Aaaand I just got yet another request from a new arrival:

I would like to spend the day of the 22nd out and about, so would it be possible to leave my bags and swing by to retrieve them around around 10:00 pm on my way to the airport?

Apparently, even though I have now written it in my listing in two places, it has no effect. Should I mention this explicitly at booking time?

Anyway, my question was whether it was worth correcting the Malaysian on that point of detail, as mentioned in my initial post.

With regard to the mention in my listing how about:

For reasons of security and liability, among others, we cannot accommodate requests fo store luggage for guests before check-in or after check-out.

Is that an improvement?

Hi @konacoconutz,

No, as mentioned to @sandy2, this is a different person. Wanting baggage kept before or after check-in, particularly after, is a common request here. Unfortunately. I wonder what the hotels do. I guess a lot of them would have a left luggage counter.

My question was about correcting the guest’s confusion about keeping it before vs after. Is that worth doing? Is it worth reaffirming that I don’t store luggage before check-in or after check-out?

I wonder if it is worth asking Airbnb to remove this review. This guy was kind of a jerk.

Overall: 3 stars
Cleanliness: 3 stars, Accuracy: 4 stars
Value: 3 stars, Communication: 4 stars
Arrival: 3 stars, Location: 4 stars

Is this in line with the public review?

It’s notable that after checkout this person would barely speak one word to me, including at checkout. And he didn’t hand me back my suggestion form, either.

Well, he won’t be staying here again, that’s for sure.

It sounds like the guy is saying (before he arrived) he asked you about holding his luggage on checkout day. When did he ask about it?

It doesn’t matter anyway. I would not be concerned with that detail, because no matter when he asked, you don’t allow it anyway. If you really don’t want anything to do with anyone’s luggage then this is your chance to make it clear. Because if Mr Unstable does decide to leave a review…he is going to read this guys review - and repeat the same thing about you being Mr. Meanie and not holding his luggage for him.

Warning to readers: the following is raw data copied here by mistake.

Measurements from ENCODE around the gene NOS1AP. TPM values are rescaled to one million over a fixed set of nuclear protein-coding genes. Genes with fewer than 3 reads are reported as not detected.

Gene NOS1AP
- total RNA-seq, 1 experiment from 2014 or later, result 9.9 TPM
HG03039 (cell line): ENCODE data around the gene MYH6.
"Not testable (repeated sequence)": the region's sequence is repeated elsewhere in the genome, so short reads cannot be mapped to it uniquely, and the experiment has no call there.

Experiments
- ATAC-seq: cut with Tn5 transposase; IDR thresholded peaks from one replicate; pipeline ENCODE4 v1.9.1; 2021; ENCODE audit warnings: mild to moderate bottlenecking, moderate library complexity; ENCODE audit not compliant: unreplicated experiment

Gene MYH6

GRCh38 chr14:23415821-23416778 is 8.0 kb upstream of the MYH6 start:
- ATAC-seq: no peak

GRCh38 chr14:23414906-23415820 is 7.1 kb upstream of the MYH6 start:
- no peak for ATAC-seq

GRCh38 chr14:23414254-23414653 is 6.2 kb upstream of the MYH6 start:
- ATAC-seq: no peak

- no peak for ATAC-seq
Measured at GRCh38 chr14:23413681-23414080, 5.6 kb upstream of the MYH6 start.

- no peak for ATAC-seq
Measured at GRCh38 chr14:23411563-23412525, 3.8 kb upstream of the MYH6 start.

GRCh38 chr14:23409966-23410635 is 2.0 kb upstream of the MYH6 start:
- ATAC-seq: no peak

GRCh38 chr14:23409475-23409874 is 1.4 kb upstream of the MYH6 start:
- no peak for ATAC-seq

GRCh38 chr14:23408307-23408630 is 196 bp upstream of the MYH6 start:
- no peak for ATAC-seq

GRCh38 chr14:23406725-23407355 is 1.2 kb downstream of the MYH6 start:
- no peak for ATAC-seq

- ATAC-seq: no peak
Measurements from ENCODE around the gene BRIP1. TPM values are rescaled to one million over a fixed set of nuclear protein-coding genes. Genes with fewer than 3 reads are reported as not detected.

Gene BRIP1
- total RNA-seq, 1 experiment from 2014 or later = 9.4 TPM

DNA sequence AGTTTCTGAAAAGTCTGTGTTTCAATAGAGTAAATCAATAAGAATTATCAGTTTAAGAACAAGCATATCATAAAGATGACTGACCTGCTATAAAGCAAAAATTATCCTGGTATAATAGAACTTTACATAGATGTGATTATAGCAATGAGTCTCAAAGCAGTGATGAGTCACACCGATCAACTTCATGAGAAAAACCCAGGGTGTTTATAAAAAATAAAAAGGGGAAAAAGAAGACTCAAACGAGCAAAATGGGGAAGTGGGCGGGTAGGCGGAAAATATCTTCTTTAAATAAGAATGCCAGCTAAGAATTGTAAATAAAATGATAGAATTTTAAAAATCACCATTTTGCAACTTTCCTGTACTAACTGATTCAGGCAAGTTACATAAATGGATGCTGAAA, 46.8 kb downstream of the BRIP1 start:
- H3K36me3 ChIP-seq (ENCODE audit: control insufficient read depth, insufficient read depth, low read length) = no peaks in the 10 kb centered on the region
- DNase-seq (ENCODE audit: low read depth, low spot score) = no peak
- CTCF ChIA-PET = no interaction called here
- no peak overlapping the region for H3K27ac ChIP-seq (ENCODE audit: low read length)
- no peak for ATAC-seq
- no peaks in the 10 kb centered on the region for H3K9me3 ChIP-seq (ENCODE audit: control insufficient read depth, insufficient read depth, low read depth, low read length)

You could say: “I do not offer luggage storage, and my listing clearly states this. You should be more careful to read the listing before booking, or I suggest you ask questions prior to booking.” - you don’t want this idiot back anyway…right?? This may not be what some would consider to be a “professinal” response, but you are letting future guests know to just not even ask, and they need to read the listing.

Hello @faheem,

I’m so sorry you keep getting these crazy guests!

To answer your question, I don’t think it’s worth any time or effort to bother with trying to clarify the review. It doesn’t make any difference. He was mad that you wouldn’t hold onto his luggage and it wont’ matter to anyone reading the review whether it was before he arrived or after he checked out.

I do like the edited version for your listing with regard to you not storing luggage. I think the first version sounds like possibly you just don’t want to be inconvenienced, but the second version gives a reason why you’re not able to store luggage.

That being said, and I apologize if this has been addressed or answered in another thread, but since it’s such a popular service, IS there some way you could accommodate this request for your guests? It sounds like a valuable service they would be willing to pay for. Chaching!

Also, is the luggage blurb in your listing part of your house rules? If it’s something that you simply are not able to provide, perhaps putting it in your house rules would give you a leg to stand on with Airbnb in terms of getting a future review like this removed.

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Hi @cabinhost,

Yes, he asked about it prior to arrival. I quoted him in the original post

I have no problem to check out any time but you have to let me keep my luggage there, as my flight is midnight on Friday.